Germany finding success with U.S. fitness outfit Athletes' Performance
U.S.-based Athletes' Performance has been a key part of German soccer since '04
Germany first showed interest in the program when Jurgen Klinsmann was coach
Behind AP fitness philosophies, Germany is just two wins from the Euro 2012 title
WARSAW -- There may not be any U.S. team at Euro 2012, but that doesn't mean the world's most competitive soccer tournament is free of American influence. In fact, if you spend any time at all around the German national team, you'll hear players and coaches talk about Athletes' Performance, the U.S.-based integrated training outfit that has been a key part of the German operation since 2004.
The Germans meet Italy in the Euro 2012 semifinal on Thursday (ESPN/3/Deportes, 2:45 p.m. ET), marking the fifth time in five tournaments that Germany has reached the semifinals since hooking up with the American fitness gurus. But it's easy to forget that the initial German response was skeptical at best.
"In 2004, they were asking: What are the freaking Americans doing in Germany?" said Mark Verstegen, the founder and president of Athletes' Performance. "The first press conference probably had about 150 very angry media asking what we knew."
But Verstegen and his team had the support of Jurgen Klinsmann, the current U.S. coach who had taken over Germany in 2004. Klinsmann had observed Verstegen's individually tailored methods during his time as a consultant with the Los Angeles Galaxy, and he wanted AP to be a major part of the overhaul he was undertaking with the German national team. As Verstegen put it, "We were coming into a culture that Jurgen just shook up."
Even though Verstegen had experience with athletes in the NFL, NBA and other U.S. leagues, many Germans initially snickered when they saw players doing conditioning exercises with thick rubber bands around their ankles. Some of those scratching their heads were the players themselves.
"At first they showed us all kinds of methods, and we didn't quite know whether that was the right way of doing something," midfielder Bastian Schweinsteiger said when I asked him about it on Wednesday. "But if you think about it now, it was the right thing. We've become physically very strong. Of course, back then we were also very good, but I think through these American fitness philosophies we've had some plus points there. I hope they'll stay with us a little longer."
Indeed, AP has become something of a phenomenon in Germany since Klinsmann's young team went on a run to the semifinals of World Cup 2006. Verstegen's book became a German best-seller, and he has continued working with the German team after Klinsmann's departure in 2006 and the promotion of his assistant, Joachim Löw, to the top spot. Now Verstegen talks about building a culture with the team called "the DFB way." AP has signed on with the DFB (the German FA) through 2014.
Verstegen was with the Germans during their pre-Euro training camp and will rejoin them in Kiev if they reach the final. But the day-to-day strength and conditioning with the German team is run by AP's Shad Forsythe, who (like Verstegen) is an alum of Washington State University.
What do the Americans actually do with the German players? A lot of it is similar to the AP tests and monitoring that I wrote about with Klinsmann and the U.S. national team in a recent SI magazine article.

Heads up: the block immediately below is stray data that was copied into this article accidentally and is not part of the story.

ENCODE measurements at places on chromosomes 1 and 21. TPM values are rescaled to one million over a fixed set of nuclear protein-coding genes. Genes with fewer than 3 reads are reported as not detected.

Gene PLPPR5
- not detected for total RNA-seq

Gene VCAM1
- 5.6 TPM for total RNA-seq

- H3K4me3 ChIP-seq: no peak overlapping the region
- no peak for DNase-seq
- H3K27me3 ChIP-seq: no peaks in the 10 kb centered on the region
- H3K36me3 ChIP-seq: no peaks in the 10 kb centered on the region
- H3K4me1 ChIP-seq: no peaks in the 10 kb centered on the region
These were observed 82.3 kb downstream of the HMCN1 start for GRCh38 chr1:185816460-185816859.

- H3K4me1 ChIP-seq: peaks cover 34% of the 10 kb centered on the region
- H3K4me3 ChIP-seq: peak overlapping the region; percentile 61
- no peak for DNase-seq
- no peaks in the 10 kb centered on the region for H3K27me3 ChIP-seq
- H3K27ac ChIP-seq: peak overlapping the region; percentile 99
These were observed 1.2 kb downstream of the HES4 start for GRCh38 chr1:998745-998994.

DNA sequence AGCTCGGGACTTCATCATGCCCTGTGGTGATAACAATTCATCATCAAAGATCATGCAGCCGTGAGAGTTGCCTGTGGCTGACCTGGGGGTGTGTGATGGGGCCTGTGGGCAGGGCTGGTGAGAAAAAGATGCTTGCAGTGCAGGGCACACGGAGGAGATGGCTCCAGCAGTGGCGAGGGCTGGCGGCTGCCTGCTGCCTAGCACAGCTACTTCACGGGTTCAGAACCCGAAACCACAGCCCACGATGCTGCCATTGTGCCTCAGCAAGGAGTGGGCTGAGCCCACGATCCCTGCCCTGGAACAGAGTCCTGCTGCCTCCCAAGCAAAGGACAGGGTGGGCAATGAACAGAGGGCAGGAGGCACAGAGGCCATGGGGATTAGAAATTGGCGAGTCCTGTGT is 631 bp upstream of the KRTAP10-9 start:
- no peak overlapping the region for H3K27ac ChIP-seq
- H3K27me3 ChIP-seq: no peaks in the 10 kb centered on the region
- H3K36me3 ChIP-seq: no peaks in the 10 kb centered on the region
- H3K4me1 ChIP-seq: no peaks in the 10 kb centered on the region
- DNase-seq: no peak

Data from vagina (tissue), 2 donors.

"On a working day, we heart-rate monitor them, and we also have GPS monitors," said Forsythe. "So we're looking at the amount of work they get done over time on the pitch. We have a kind of fingerprint: We do one similar drill every week so we can monitor how much work they're getting done. If they're getting more work done in the same amount of time, then that's better fitness and we hope to see over the course of the tournament.
"Also on recovery, after these bouts with their heart rate, if their heart rates are dropping fast, then we know our players are getting recovered and are ready for the next match."
Forsythe started the preparation phase for the tournament with the team on May 10, but he had to tailor programs to individual players, not least because some were able to arrive at the start while others couldn't join the team until much closer to the tournament. (Bayern Munich played in the Champions League final, while Real Madrid had a Chinese exhibition tour.)
"Some players had a full preparation of nearly a month before our first real game here in Poland," said Forsythe, "but others had seven to 10 days. It's important that we monitor them through communication with the clubs. Then the tournament starts, and when you play your first game you have two teams: a team that plays and a team that doesn't. So you look to keep the guys who haven't played fit to play 90 minutes if called on. And recovery is the key for our guys who are playing."
Forsythe was particularly proud of German player Lars Bender, who had to come in for the suspended Jérôme Boateng against Denmark at right back, an unfamiliar position for Bender. But he was ready to play 90 minutes and showed his stamina by scoring the game-winning goal in the 80th minute.
Forsythe, who has been working with the Germans for almost eight years, now lives in Munich with his family and speaks passable German. He has also taken on additional roles with the team thanks to Löw, an anti-diva of a coach who happily delegates tasks to his staff.
In fact, Löw gives the American, Forsythe, the last word with the German team before it takes the field. At the 2010 World Cup, the team motto was "Power Within," and so Forsythe led a "Power ... WITHIN!" chant. At Euro 2012 he takes the Germans through a rousing call of "We are ... READY!"
So far they have been, winning every single game here. If they're ready again this week, Germany's first major trophy since 1996 is within reach.